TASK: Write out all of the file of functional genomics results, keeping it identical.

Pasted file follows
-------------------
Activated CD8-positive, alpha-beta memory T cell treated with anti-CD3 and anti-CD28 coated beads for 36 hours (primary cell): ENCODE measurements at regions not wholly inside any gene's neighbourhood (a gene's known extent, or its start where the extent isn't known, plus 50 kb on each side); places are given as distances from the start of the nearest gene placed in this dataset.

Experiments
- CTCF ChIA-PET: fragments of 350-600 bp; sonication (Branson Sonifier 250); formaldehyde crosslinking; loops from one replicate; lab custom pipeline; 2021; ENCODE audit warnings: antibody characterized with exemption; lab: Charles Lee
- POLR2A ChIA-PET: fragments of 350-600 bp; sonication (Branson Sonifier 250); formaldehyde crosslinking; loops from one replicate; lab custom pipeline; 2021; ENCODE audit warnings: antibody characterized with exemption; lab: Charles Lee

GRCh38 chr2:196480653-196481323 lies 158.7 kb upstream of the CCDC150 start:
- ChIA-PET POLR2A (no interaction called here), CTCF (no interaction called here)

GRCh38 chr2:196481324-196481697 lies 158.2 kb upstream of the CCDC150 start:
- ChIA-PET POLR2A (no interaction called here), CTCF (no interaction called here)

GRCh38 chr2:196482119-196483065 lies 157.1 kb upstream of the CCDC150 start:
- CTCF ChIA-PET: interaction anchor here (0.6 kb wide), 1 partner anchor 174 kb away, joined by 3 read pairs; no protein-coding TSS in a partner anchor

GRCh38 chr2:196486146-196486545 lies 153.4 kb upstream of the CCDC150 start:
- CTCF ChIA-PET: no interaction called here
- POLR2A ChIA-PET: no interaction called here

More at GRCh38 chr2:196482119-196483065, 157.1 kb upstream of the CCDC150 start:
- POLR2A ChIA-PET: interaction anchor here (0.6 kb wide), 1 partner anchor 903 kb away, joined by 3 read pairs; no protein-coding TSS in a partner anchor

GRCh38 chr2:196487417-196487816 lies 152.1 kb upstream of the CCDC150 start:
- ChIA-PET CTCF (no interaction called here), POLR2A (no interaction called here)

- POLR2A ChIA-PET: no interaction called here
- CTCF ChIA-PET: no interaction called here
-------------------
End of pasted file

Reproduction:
Activated CD8-positive, alpha-beta memory T cell treated with anti-CD3 and anti-CD28 coated beads for 36 hours (primary cell): ENCODE measurements at regions not wholly inside any gene's neighbourhood (a gene's known extent, or its start where the extent isn't known, plus 50 kb on each side); places are given as distances from the start of the nearest gene placed in this dataset.

Experiments
- CTCF ChIA-PET: fragments of 350-600 bp; sonication (Branson Sonifier 250); formaldehyde crosslinking; loops from one replicate; lab custom pipeline; 2021; ENCODE audit warnings: antibody characterized with exemption; lab: Charles Lee
- POLR2A ChIA-PET: fragments of 350-600 bp; sonication (Branson Sonifier 250); formaldehyde crosslinking; loops from one replicate; lab custom pipeline; 2021; ENCODE audit warnings: antibody characterized with exemption; lab: Charles Lee

GRCh38 chr2:196480653-196481323 lies 158.7 kb upstream of the CCDC150 start:
- ChIA-PET POLR2A (no interaction called here), CTCF (no interaction called here)

GRCh38 chr2:196481324-196481697 lies 158.2 kb upstream of the CCDC150 start:
- ChIA-PET POLR2A (no interaction called here), CTCF (no interaction called here)

GRCh38 chr2:196482119-196483065 lies 157.1 kb upstream of the CCDC150 start:
- CTCF ChIA-PET: interaction anchor here (0.6 kb wide), 1 partner anchor 174 kb away, joined by 3 read pairs; no protein-coding TSS in a partner anchor

GRCh38 chr2:196486146-196486545 lies 153.4 kb upstream of the CCDC150 start:
- CTCF ChIA-PET: no interaction called here
- POLR2A ChIA-PET: no interaction called here

More at GRCh38 chr2:196482119-196483065, 157.1 kb upstream of the CCDC150 start:
- POLR2A ChIA-PET: interaction anchor here (0.6 kb wide), 1 partner anchor 903 kb away, joined by 3 read pairs; no protein-coding TSS in a partner anchor

GRCh38 chr2:196487417-196487816 lies 152.1 kb upstream of the CCDC150 start:
- ChIA-PET CTCF (no interaction called here), POLR2A (no interaction called here)

- POLR2A ChIA-PET: no interaction called here
- CTCF ChIA-PET: no interaction called here